Szymborska again uses an emotional appeal to remind that many still are in the clutches of bodily and mental pains. Having penned this poem at an advanced age, this perhaps would have been a reflection of her personal life experience. She predicts eighty three percent of the people to fall victims to trauma and pain, mainly associated with old age at one or other occasion in life. Here she gives a valuable clue that even as some elderly appear to be happy; in fact they are helplessly fumbling in the dark without any flashlight for help. The phrase ‘sooner or later’ appears to give a tone of disappointment at the family members and society for failing to fathom the emotions of others, particularly the elders. This perhaps would have prompted her to judge the population on the basis of their rendering justice to others. Even though thirty five percent of the people seems to be a respectable statistics, the following lines indicating that if being just necessitates an effort on someone’s part to understand others with patience the statistics would plummet to a pitiable three is simply heartening. These heart-rending emotional appeals give the poem more depth and inner meaning. It makes one wonder at the power of statistics to wring one’s heart.
According to Szymborska, almost all but one percent of the people are worthy of empathy of one kind or other, which she reveals toward her conclusion that every human being living on the earth is mortal. Probably, the exempted one percent belong to the enlightened souls, who lived and passed away, are living right now and will born and live in future on the earth. The closing lines with the death motif have got a strong philosophic dimension that no one ever stands away from death, and is compelled to face it one day. Possibly, Szymborska finally suggests the readers to have a relook of their own self, and to decide the best course of action for the rest of their life. Perhaps, this is the only part where all her readers, irrespective of being good or bad, feeling happy or fearful, fit in perfectly and thus connect themselves directly with the poem. Thus, her concluding remark is that everyone should realize that one’s days on this earth is limited, and thus should be mindful of the same while facing day to day life challenges. Her usage of a befitting rhyming diction ‘worthy of empathy’ to refer to the ninety nine, who deserve pitying, cuts a long story of human life on this earth short and precise.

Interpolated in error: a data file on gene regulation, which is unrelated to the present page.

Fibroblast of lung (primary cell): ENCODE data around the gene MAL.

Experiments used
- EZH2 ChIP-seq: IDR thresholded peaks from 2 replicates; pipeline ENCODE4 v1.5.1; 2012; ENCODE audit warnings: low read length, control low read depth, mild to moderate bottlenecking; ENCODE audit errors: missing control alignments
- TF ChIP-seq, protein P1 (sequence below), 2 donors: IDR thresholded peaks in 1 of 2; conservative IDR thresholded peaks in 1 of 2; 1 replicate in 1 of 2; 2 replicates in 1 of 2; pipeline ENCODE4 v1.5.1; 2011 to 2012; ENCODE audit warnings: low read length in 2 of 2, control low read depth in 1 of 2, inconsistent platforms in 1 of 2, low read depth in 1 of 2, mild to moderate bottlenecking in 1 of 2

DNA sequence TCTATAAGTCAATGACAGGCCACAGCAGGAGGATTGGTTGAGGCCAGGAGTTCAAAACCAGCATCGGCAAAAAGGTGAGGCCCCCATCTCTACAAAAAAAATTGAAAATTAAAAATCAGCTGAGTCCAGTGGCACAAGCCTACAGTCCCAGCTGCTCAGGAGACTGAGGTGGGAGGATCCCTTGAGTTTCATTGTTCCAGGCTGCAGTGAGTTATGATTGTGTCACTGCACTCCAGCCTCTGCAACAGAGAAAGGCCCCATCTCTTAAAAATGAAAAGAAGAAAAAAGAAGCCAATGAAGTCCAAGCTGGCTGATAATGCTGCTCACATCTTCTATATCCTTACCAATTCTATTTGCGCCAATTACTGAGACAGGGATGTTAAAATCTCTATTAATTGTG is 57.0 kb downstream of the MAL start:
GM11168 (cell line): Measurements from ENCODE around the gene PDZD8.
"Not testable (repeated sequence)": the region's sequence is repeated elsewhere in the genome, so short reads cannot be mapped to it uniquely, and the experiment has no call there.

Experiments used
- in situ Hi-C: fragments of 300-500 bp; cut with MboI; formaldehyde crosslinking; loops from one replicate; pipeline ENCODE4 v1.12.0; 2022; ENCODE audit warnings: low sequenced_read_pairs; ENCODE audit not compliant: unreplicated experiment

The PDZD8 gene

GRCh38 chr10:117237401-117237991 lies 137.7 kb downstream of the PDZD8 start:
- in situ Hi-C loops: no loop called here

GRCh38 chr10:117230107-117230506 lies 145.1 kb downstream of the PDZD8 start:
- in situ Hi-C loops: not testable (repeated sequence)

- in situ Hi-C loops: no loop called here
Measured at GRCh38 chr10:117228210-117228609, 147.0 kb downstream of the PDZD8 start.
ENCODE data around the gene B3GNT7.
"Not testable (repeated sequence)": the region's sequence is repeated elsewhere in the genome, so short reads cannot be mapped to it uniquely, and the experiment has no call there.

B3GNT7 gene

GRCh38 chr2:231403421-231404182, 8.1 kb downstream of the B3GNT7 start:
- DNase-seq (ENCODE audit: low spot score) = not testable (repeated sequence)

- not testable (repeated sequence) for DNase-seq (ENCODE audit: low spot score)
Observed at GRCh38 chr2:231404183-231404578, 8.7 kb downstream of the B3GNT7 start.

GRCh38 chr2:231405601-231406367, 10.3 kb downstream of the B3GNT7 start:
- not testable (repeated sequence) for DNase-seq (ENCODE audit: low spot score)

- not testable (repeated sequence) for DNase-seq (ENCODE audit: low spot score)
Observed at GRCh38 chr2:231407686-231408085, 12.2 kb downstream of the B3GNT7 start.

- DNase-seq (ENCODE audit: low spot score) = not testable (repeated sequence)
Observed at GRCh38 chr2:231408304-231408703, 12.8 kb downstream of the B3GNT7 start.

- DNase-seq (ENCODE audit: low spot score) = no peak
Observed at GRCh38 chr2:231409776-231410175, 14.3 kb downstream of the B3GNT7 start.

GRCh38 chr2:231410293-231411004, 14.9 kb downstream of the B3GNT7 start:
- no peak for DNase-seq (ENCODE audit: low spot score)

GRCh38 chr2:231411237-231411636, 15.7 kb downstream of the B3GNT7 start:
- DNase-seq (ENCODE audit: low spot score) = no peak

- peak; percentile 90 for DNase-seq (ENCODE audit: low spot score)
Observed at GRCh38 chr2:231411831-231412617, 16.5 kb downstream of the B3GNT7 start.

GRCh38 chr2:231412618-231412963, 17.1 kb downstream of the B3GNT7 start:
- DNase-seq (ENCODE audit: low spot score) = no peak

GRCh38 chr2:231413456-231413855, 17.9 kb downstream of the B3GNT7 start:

Being a Polish, though the author’s findings and data are likely to fit with or favor the local society, the appeals and the literary devices used by her make the poem unique and universal. Wislawa Szymborska the famous Polish poet, translator and essayist won the Nobel Prize for literature in the year 1996. This inspiring poem is brought to the English speaking communities around the world by Joanna Trzeciak, who had done right justice to Szymborska’s Polish work to appeal to the entire world.

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WePapers. (2021, January, 04) Poem Analysis Essay. Retrieved April 24, 2024, from https://www.wepapers.com/samples/poem-analysis-essay/
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"Poem Analysis Essay." WePapers, Jan 04, 2021. Accessed April 24, 2024. https://www.wepapers.com/samples/poem-analysis-essay/
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Poem Analysis Essay. Free Essay Examples - WePapers.com. https://www.wepapers.com/samples/poem-analysis-essay/. Published Jan 04, 2021. Accessed April 24, 2024.